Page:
What it’s like to unfollow 98.5% of your Facebook friends

A few months ago, I unfollowed someone on Facebook on my phone.

Conveniently, Facebook prompted me asking if I wanted to unfollow more people, leading me to a page with a bubble for each of my friends, groups, and pages. To unfollow, I simply had to tap the bubble of their face.


And over the next few months, I used this page to unfollow massive amounts of people. In one sitting, I unfollowed half of my friends. In another, I got it down to about 60/70.

But after a bit too much deliberation of “do I really care to know what ______ posts”, on an impulse, I unfollowed  everything: all my friends, all the pages I liked, all the groups I was in. It took about 5 minutes of frantic bubble tapping.

Slowly, I’ve been adding people back in and unfollowing them again, trying to reach some sort of equilibrium for the “ideal feed”. Here’s where I’m at right now:

  • 2 groups – my college class group and my scholar group
  • 2 pages– my high school and the Student Congress page
  • 8 people– 1 friend from middle school, 5 people I regularly talked to in high school, and 2 family members.


  • My feed got boring. Fast. It’s hard to notice at first, but soon you’re looking at the same few posts over and over again. I don’t think unfollowing people decreased the frequency with which I checked Facebook, but it definitely decreased the amount of time I spent each time
  • You become acutely aware of how stalker-like social media is. I noticed it the most the few days I decided to only follow one person. It’s creepy to keep up with all the pictures someone likes and people they friend. And some people I wanted to keep for precisely that reason. (I convinced myself to unfollow them…eventually.)
  • I missed seeing stuff. I missed almost all the pictures from my high school graduation and prom. Sometimes I saw a profile picture change a week late (or more). Sometimes I felt awkward liking a post or a picture late so I didn’t. (To those friends-sorry.) But now it bothers me less.
  • FOMO and social media envy died down– Seeing a post with 200 likes on it that’s a week old doesn’t feel that bad anymore. Realizing that I missed a social outing a month ago matters less than it used to. And it doesn’t feel like people are bragging about their social lives anymore, even though I made the conscious decision to unfollow them, not them.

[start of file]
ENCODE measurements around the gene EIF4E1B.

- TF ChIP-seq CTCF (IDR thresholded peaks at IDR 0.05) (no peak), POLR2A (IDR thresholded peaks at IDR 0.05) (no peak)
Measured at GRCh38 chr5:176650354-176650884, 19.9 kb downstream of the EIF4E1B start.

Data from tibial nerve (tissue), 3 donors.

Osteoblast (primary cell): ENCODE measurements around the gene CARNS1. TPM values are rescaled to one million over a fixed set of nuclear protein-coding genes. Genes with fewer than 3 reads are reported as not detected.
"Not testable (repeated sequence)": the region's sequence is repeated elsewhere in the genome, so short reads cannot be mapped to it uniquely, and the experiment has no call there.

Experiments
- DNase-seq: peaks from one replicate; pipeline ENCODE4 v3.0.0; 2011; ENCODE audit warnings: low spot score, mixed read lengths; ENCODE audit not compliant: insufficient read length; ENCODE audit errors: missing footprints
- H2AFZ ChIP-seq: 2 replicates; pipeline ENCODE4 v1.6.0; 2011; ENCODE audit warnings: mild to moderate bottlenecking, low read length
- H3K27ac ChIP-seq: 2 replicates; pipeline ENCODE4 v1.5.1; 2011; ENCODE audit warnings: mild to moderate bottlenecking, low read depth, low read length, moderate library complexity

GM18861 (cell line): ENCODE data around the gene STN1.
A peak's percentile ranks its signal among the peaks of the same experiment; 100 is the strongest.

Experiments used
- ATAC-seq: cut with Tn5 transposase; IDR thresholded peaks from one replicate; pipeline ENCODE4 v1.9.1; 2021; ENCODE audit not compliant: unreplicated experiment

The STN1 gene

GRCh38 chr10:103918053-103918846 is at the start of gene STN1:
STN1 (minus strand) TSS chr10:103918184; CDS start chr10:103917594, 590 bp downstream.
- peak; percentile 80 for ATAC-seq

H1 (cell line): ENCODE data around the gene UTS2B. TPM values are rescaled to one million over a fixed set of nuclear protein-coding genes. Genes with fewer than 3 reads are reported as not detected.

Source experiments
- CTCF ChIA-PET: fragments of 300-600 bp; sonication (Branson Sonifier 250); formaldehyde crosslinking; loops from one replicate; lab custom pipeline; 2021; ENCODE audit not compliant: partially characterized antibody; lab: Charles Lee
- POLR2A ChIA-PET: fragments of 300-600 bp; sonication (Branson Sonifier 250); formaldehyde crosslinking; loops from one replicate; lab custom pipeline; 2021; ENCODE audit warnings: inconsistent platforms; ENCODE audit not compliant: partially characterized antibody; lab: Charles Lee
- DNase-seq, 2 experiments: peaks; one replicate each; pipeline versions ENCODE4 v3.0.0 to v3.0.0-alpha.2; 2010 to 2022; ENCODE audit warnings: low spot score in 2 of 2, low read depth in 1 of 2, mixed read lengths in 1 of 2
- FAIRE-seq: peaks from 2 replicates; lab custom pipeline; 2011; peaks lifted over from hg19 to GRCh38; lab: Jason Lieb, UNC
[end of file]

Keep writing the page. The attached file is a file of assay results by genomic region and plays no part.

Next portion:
• I read individual profiles more. Now my new time waster is bouncing around individual profiles. Cue the stalker factor.

I like social media like this- a way to look up profiles of people you’re thinking about, and a way to message them if needed, a reference book of sorts.

Can I undo my choice now? I don’t think Facebook allows you to follow massive amounts of people in the way I unfollowed people. So unless I manually go through all 500 friends I unfollowed, this change is for the most part permanent.

I don’t regret this decision, and with the influx of people I’ll meet in college, it might be for the best. I’d encourage you to try something similar. At the very least, try unfollowing half your friends. It’s easier than you’d imagine, and no one has to know.


7 Reasons I’ll Like Your Facebook Picture

Inspired by the stream of all the photos I’ve ever liked on Facebook.


  1. I actually know/have known you well. Sure, I may have  hundreds of Facebook friends, but just because I accepted your friend request doesn’t mean that I’ll like every picture you post.  The better I know you, the more likely I’m going to hit “like” on your picture. It just feels more comfortable.  Family member? BOOM. Like.
  2. You look happy. Screw mainstream prettiness. Anyone can accomplish that with enough selfie shots and Photoshop. But I really don’t see happiness in photos that often. Yes, I realize if you’re Asian like me, too much laughter in a picture will make your eyes smaller or nonexistent, but I personally prefer genuine smiling over beauty.
  3. You look absolutely ridiculous. Sometimes, this overlaps with the previous point, but I’ve always been fond of crazy-faced pictures that people have the nerve to put up online.
  4. Peer pressure. Perhaps the worst reason ever to like a picture. Sometimes a picture has so many likes that I feel the urge to go with the crowd, (although typically it goes the other way) Other times, I feel like someone is mad at me outside of Facebook (GASP! Interaction outside of the interwebs!), so it’s kind of an, um, apology. Or maybe I just want you to like me because I don’t know you too well. Or maybe I look up to you. Yes, that all counts as “peer pressure.”
  5. Baby pictures. Sorry, I can’t help it.
  6. Artwork.  Since I post some of my origami on Facebook, I tend to support other people who do artistic things too. And arguably, drawing/painting/etc. requires more creativity and skill/talent than paper folding, so even more reason for likes. This includes artsy photography occasionally as well.
  7. Heck, I like the picture. Ignore the previous reasons. What if I just want to like the picture? None of those reasons can stop me.

As a final note, there’s always a bunch of pictures I mentally like, my frequent brain lapses make me forget to click certain buttons, so don’t feel offended if I don’t send you a notification about your picture. It’s mental love. <3 Just kidding. Ugh. Virtual hearts.

And thus concludes the most pointless post ever. I’d like to hear what you guys think though. Do you like every picture that looks somewhat flattering? Is there something you’ll always click “like” for? Never? COMMENT!